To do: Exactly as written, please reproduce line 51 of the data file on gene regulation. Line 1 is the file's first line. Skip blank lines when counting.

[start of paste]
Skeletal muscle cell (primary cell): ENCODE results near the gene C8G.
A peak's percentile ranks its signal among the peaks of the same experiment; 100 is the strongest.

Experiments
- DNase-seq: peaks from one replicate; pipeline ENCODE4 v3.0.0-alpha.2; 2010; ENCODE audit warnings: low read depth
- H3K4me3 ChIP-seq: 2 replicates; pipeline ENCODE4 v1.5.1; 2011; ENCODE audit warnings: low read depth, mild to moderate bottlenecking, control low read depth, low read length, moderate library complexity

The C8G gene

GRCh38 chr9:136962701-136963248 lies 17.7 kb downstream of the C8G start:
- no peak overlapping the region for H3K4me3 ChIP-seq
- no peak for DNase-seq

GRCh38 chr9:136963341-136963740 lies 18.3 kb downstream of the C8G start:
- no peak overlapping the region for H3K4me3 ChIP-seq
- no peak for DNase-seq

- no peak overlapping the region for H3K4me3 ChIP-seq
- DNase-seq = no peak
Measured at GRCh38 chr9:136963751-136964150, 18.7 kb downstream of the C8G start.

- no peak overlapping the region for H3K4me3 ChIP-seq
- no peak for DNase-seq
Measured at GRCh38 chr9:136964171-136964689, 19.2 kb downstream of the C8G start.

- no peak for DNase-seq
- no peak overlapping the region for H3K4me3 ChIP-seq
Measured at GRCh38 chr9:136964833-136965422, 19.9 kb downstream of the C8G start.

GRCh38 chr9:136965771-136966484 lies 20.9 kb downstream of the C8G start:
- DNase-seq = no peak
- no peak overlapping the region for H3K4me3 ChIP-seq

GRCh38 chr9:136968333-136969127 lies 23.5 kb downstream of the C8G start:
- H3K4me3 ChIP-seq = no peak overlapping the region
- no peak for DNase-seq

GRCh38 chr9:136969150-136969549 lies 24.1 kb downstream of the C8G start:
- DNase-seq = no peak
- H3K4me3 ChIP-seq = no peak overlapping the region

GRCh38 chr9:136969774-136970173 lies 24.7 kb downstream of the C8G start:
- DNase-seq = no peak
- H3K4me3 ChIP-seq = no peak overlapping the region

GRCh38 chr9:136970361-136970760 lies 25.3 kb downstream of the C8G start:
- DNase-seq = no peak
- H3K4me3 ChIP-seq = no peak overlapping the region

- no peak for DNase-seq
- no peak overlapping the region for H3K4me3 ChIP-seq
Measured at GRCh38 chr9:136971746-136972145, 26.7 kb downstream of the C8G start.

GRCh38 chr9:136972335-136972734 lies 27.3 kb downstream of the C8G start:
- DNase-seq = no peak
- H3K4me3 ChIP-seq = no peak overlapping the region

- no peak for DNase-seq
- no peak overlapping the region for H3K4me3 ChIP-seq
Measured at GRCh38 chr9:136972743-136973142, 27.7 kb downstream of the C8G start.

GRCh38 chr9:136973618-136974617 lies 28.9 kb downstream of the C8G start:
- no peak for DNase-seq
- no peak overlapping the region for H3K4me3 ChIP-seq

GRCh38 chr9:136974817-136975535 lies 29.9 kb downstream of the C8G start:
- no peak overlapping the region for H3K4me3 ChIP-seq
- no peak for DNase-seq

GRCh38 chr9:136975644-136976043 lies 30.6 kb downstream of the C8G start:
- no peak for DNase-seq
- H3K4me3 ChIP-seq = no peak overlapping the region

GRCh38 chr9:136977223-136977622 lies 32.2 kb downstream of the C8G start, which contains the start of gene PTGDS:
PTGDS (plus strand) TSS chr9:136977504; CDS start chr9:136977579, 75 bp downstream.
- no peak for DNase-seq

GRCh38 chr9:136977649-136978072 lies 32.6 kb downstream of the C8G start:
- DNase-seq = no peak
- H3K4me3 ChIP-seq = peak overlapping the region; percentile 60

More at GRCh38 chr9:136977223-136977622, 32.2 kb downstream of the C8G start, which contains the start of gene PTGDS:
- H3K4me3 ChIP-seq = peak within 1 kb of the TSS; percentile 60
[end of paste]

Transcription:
- no peak for DNase-seq